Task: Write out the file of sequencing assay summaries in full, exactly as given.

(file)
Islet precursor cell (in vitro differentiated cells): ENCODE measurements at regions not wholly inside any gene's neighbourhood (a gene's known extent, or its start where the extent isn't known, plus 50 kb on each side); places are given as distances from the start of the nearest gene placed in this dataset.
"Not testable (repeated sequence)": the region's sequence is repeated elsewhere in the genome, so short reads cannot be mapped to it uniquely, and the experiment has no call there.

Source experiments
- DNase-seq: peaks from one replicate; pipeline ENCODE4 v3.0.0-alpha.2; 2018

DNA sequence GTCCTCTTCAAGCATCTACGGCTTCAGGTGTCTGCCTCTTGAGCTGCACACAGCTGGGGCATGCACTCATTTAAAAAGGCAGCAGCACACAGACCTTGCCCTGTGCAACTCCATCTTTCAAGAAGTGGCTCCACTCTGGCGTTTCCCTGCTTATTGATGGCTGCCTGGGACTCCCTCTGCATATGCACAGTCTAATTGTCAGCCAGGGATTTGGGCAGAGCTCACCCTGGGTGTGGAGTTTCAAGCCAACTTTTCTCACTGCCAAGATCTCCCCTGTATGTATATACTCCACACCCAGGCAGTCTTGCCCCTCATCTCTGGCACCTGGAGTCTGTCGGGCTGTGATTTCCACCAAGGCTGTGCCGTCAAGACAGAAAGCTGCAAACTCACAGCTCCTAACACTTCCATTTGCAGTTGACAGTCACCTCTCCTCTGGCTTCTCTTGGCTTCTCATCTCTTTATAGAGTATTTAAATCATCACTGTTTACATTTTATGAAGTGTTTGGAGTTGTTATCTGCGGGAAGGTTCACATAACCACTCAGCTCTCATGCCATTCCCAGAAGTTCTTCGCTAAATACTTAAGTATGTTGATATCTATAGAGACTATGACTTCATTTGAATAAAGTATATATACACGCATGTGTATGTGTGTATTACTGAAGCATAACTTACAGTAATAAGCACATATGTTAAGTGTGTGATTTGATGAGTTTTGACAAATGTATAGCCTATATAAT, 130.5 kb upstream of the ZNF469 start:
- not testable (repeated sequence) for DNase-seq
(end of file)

Islet precursor cell (in vitro differentiated cells): ENCODE measurements at regions not wholly inside any gene's neighbourhood (a gene's known extent, or its start where the extent isn't known, plus 50 kb on each side); places are given as distances from the start of the nearest gene placed in this dataset.
"Not testable (repeated sequence)": the region's sequence is repeated elsewhere in the genome, so short reads cannot be mapped to it uniquely, and the experiment has no call there.

Source experiments
- DNase-seq: peaks from one replicate; pipeline ENCODE4 v3.0.0-alpha.2; 2018

DNA sequence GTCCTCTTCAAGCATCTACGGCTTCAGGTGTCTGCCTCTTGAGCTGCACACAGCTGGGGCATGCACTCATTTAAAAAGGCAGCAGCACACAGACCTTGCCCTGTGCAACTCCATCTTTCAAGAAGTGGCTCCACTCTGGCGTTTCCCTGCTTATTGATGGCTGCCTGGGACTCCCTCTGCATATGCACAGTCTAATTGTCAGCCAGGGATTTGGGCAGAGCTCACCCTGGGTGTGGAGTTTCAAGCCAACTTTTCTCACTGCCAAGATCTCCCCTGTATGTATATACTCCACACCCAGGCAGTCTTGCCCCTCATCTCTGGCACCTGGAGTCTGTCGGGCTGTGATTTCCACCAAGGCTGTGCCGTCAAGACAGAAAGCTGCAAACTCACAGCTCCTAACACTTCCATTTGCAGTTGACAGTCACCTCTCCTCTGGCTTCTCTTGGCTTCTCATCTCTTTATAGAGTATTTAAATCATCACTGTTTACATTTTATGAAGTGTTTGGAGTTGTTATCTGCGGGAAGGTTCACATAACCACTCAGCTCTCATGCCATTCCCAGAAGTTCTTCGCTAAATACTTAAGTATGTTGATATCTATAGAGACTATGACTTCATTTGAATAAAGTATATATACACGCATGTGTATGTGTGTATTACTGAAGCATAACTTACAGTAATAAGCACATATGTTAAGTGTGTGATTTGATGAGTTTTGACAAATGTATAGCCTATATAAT, 130.5 kb upstream of the ZNF469 start:
- not testable (repeated sequence) for DNase-seq